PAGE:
They know everything about us, and that’s ok?

I really need to stop reading articles about how our personal data is being used and abused by seemingly everyone on the internet. Nothing good can come from going over the same bad news. These from The Guardian are the last ones, I promise.

Why have we given up our privacy to Facebook and other sites so willingly?
If you think you’re a passive user of Facebook, minimising the data you provide to the site or refraining from oversharing details of your life, you have probably underestimated the scope of its reach. Facebook doesn’t just learn from the pictures you post, and the comments you leave: the site learns from which posts you read and which you don’t; it learns from when you stop scrolling down your feed and how long it takes you to restart; it learns from your browsing on other websites that have nothing to do with Facebook itself; and it even learns from the messages you type out then delete before sending (the company published an academic paper on this “self-censorship” back in 2013).

[…]

Lukasz Olejnik, an independent security and privacy researcher, agrees: “Years ago, people and organisations used to shift the blame on the users, even in public. This blaming is unfortunate, because expecting users to be subject-matter experts and versed in the obscure technical aspects is misguided.

“Blaming users is an oversimplification, as most do not understand the true implications when data are shared – they cannot. You can’t expect people to fully appreciate the amount of information extracted from aggregated datasets. That said, you can’t expect users to know what is really happening with their data if it’s not clearly communicated in an informed consent prompt, which should in some cases include also the consequences of hitting ‘I agree’.”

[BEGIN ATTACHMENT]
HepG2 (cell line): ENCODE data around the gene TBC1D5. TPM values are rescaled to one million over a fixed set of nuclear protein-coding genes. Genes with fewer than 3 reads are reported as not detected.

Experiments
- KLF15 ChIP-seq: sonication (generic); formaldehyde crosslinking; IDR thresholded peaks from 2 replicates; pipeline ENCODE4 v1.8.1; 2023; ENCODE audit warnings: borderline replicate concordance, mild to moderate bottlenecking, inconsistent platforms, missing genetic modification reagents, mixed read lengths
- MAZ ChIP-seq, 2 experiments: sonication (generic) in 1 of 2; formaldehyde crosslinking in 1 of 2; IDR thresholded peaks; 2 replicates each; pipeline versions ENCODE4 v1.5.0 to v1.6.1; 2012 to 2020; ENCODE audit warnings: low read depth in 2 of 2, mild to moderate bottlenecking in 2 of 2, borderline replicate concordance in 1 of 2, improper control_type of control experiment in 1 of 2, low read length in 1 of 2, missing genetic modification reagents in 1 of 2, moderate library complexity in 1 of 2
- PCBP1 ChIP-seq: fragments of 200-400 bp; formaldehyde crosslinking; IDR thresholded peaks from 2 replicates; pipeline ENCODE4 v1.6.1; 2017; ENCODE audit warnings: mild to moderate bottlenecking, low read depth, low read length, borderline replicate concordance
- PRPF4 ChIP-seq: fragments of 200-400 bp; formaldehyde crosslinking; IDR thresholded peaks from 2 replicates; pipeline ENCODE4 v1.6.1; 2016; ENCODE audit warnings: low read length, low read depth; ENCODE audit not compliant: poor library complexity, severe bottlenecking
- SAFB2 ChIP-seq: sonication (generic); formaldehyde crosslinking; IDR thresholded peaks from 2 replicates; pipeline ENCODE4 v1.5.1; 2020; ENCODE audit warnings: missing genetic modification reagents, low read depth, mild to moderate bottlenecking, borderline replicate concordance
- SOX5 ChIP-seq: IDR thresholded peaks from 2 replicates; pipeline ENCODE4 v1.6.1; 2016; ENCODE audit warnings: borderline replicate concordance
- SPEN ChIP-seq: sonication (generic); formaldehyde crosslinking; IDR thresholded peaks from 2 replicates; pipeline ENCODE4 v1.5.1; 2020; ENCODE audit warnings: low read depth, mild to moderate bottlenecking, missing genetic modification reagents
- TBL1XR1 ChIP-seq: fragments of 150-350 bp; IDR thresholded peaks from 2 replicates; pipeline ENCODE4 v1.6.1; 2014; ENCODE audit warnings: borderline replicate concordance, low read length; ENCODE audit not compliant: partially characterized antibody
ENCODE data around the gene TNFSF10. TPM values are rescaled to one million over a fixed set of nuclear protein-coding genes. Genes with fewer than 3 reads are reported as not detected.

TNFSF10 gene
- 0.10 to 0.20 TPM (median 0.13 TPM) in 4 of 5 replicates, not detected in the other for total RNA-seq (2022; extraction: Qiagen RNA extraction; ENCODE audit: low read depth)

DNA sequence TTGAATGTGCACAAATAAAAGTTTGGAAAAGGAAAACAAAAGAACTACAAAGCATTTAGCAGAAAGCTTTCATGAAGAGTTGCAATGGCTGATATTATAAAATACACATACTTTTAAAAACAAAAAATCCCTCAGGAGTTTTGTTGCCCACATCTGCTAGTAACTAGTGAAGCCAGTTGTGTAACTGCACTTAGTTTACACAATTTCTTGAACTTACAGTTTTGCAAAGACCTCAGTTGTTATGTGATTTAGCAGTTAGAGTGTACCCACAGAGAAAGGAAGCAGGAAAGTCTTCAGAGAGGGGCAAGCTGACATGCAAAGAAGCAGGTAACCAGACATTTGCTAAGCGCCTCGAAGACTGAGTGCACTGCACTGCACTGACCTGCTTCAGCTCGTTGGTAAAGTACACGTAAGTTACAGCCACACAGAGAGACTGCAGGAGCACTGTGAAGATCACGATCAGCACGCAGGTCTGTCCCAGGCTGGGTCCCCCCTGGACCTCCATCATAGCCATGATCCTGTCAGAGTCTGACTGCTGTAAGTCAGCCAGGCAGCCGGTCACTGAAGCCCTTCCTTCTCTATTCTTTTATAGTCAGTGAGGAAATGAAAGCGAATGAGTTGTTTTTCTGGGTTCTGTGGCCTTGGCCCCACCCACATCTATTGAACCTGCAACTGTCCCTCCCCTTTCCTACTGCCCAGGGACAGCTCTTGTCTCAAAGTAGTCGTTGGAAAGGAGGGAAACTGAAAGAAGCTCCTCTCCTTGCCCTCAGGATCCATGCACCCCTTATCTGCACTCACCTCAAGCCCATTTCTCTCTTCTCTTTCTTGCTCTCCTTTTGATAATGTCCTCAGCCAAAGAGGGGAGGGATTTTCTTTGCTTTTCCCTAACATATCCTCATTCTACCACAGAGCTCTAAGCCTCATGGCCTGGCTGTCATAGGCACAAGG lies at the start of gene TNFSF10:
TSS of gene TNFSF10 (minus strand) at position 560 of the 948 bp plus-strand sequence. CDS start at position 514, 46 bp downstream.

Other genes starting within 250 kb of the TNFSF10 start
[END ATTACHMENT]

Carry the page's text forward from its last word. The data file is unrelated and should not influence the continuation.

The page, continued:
So what kind of data are we talking about? What are we sharing? Everything from where we’ve been, what we’ve ever watched or searched for, to even what we’ve deleted.

Are you ready? This is all the data Facebook and Google have on you
This information has millions of nefarious uses. You say you’re not a terrorist. Then how come you were googling Isis? Work at Google and you’re suspicious of your wife? Perfect, just look up her location and search history for the last 10 years. Manage to gain access to someone’s Google account? Perfect, you have a chronological diary of everything that person has done for the last 10 years.

This is one of the craziest things about the modern age. We would never let the government or a corporation put cameras/microphones in our homes or location trackers on us. But we just went ahead and did it ourselves because – to hell with it! – I want to watch cute dog videos.

And texts and calls too.

Facebook logs SMS texts and calls, users find as they delete accounts
Facebook makes it hard for users to delete their accounts, instead pushing them towards “deactivation”, which leaves all personal data on the company’s servers. When users ask to permanently delete their accounts, the company suggests: “You may want to download a copy of your info from Facebook.” It is this data dump that reveals the extent of Facebook’s data harvesting – surprising even for a company known to gather huge quantities of personal information.

So what can be done?

Beware the smart toaster: 18 tips for surviving the surveillance age